Cinema, Readings

Authorship and the changing narrative

The new hypertext and hypermedia narrative would not exist if there was no foundation of the print form. They are binary oppositions yet they exist because of each other. Due to the new interactive form we would “read” it differently.

Jay Bolter argues that there is no story just readings of it (different interpretations). However, the readings also make up the story but everyone person is likely to have a different one. ‘The story is the sum of all its readings’.

I wonder who is considered the author then or are there multiple ones? As Jay goes on to say ‘Each reading is a different turning within a universe of paths set up by the author’. Considering the reader now would has more control over the outcome of the material then the person who wrote it then does that make them an author as well? Also we would chose our desired order. However if we were able to physically add or change parts than that could bring us closer to be an author.

In Cinema class, we have been discussing authorship in films. It is hard to define but an auteur will have a distinct style to their film, like Hitchcock, Godard and many more.  There were critics who favored auteur directors and canonised them. I thought about this point of view but with authorship on the internet. Especially with sites such as wikipedia where almost anyone can edit the pages.

Relating back to my hit record post, the company is built on collaboration and that is at the core of how it works. Hit Record is built on people editing other people’s work. There is no one author even though Joseph Gordon-Levitt is the director of the projects. Would you say that we lose a distinct style with more collaboration projects or could the form be the style?


Steven Soderbergh on the State of Cinema

I watched this video of Steven Soderbergh take about his own view of where cinema is and how financing films in the industry is diminishing cinema and up coming talent.

Some of the points I took away:

The difference (and there is one) between cinema and movies

Cinema is something that is made, it’s unique. Basically if that filmmaker didn’t make it it wouldn’t exist in any other form. While on the other hand movies are just something you watch. A line that stuck with me was that not all movies are cinema however not all cinema are movies.

There are fewer executives who know movies and love movies. It’s profit driven while Soderbergh sees it as a talent driven business. That the directors matter more than the idea. You can have a great idea but if it’s not executed properly it won’t be great anymore. While great directors and up and coming directors will bring ideas with them.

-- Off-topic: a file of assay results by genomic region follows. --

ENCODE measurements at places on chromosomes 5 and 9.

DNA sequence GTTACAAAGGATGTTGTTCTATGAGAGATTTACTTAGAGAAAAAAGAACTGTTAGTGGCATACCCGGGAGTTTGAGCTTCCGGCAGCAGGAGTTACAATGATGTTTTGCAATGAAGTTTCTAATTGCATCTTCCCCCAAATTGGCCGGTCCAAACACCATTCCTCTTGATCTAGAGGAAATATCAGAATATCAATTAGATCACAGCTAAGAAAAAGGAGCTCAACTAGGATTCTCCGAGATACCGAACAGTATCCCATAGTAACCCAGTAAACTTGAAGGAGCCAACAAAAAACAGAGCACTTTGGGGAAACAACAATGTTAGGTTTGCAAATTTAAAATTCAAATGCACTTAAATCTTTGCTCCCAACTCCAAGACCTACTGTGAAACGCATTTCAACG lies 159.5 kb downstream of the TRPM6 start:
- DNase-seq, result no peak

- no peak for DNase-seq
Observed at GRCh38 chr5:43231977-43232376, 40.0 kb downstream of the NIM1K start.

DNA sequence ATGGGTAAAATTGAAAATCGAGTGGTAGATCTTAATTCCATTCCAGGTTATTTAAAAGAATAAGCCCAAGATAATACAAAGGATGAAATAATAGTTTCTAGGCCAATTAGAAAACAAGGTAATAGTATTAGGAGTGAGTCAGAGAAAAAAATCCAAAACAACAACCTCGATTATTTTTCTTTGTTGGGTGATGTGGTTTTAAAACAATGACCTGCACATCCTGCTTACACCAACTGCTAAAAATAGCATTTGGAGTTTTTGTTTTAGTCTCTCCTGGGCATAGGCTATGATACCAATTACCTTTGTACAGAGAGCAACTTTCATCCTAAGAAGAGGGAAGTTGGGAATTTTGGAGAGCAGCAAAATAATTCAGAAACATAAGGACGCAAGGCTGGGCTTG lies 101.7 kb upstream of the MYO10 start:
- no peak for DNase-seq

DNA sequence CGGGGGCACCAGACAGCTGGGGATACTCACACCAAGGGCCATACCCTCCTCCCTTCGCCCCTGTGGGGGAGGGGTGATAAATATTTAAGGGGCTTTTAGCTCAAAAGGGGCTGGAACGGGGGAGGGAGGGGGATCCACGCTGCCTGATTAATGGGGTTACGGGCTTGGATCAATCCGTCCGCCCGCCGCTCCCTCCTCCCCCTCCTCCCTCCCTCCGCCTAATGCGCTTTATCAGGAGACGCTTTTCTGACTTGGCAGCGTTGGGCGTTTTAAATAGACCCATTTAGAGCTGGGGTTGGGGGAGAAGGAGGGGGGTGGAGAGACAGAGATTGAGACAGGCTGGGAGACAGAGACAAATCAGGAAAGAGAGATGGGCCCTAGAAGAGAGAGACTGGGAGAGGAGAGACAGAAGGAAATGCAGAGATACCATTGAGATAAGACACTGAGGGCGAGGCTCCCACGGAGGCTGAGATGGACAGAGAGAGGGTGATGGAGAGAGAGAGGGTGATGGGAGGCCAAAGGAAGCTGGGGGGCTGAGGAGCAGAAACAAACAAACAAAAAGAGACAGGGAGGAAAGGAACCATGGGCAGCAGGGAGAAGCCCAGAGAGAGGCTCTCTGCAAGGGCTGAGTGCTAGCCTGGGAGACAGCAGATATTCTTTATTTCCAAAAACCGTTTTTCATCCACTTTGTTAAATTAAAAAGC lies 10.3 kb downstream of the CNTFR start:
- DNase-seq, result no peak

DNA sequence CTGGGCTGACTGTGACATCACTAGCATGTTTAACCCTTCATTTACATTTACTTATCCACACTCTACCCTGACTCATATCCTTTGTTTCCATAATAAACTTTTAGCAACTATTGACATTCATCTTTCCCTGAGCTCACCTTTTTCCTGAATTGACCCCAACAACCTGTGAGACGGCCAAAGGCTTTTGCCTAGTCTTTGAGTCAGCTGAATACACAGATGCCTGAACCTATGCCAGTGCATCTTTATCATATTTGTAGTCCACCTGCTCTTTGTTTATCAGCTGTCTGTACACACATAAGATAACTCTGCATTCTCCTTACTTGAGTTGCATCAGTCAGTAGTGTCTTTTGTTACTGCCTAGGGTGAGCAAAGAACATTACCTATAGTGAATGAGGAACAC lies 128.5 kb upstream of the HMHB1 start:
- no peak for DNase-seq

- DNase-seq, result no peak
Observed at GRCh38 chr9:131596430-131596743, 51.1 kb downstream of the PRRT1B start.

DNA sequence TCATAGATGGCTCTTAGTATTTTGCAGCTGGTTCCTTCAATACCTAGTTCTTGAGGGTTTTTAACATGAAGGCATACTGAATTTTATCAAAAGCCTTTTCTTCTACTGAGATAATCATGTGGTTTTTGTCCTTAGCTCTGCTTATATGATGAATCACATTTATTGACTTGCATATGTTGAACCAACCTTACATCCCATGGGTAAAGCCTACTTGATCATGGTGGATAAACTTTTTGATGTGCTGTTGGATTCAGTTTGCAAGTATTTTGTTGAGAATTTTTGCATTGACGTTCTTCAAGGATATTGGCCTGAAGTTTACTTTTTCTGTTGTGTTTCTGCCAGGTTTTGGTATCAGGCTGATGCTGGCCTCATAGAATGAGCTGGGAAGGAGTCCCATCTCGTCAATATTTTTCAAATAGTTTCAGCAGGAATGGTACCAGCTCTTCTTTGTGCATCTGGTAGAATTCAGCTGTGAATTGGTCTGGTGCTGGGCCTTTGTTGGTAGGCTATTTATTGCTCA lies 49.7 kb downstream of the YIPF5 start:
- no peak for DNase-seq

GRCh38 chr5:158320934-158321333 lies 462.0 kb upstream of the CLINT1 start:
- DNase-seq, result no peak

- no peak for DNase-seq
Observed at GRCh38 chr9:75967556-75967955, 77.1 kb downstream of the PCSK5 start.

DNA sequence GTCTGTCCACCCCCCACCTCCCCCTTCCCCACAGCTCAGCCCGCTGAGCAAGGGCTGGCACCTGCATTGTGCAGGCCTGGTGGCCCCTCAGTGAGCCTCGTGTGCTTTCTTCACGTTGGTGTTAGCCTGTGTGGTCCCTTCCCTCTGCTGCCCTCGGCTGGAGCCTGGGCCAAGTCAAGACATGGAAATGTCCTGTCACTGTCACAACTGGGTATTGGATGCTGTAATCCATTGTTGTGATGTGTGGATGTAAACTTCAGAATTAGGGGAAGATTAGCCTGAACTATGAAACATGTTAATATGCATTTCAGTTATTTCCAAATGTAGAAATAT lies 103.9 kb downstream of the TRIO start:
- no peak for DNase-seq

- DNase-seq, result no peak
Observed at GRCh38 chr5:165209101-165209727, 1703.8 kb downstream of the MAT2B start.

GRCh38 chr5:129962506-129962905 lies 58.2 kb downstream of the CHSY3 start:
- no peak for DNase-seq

You need to make about $120 million on a film to survive in this market. Roughly 30 million for mainstream, wide release and then another 30 million for overseas. On top of that the film distributors take half of what you make.

We NEED more people who are going to take risks and look past estimated profits. Or else the industry will become more and more narrow in what it produces.




A wake up call at 2:30pm on a Wednesday

The points that Adrian brought up in the “lecture” this week related back to what we discussed in my cinema class. Yes, the media industry is changing rapidly but it never hit me that the jobs that I might want in the future will no longer be there. Industries are collapsing and moving to ‘post industrial media ecologies’. It’s like everything is up in the air and we don’t know where it’s going to fall or who is going to catch the pieces.

I always aspired to be in the film industry but for most parts it’s still a very capital intensive and expensive industry. It will not be what it like today. In my cinema class, we discusses the types of films being released mainly fall under 2 major themes: young adult book adaptions franchises or super hero type movies. However, movie goers seem to be on the decrease and people prefer to watch it at home and on their own terms. Kevin Spacey talks at the Edinburgh International Television festival that we should give the control to the viewers, like what Netflicks has done. There is even less of a difference for viewers between TV and film because they are all just content now.

Christopher Nolan is still positive about the future of film. In his Wall Street Journal article released earlier this month “Films of the future will still draw people to theatres” he writes:

“Once movies can no longer be defined by technology, you unmask powerful fundamentals – the timelessness, the otherworldliness, the shared experience of these narratives.”

How is this going to happen? Technology must evolve and the movie going experience needs to be distinguished from home entertainment. Would this mean 4D and beyond move experiences? Or even grander theatres?

Christopher Nolan next film Interstellar has been described by Matthew McConaughey “by far the most ambitious film Mr. Nolan has ever directed.” It will interesting to see it when it comes out.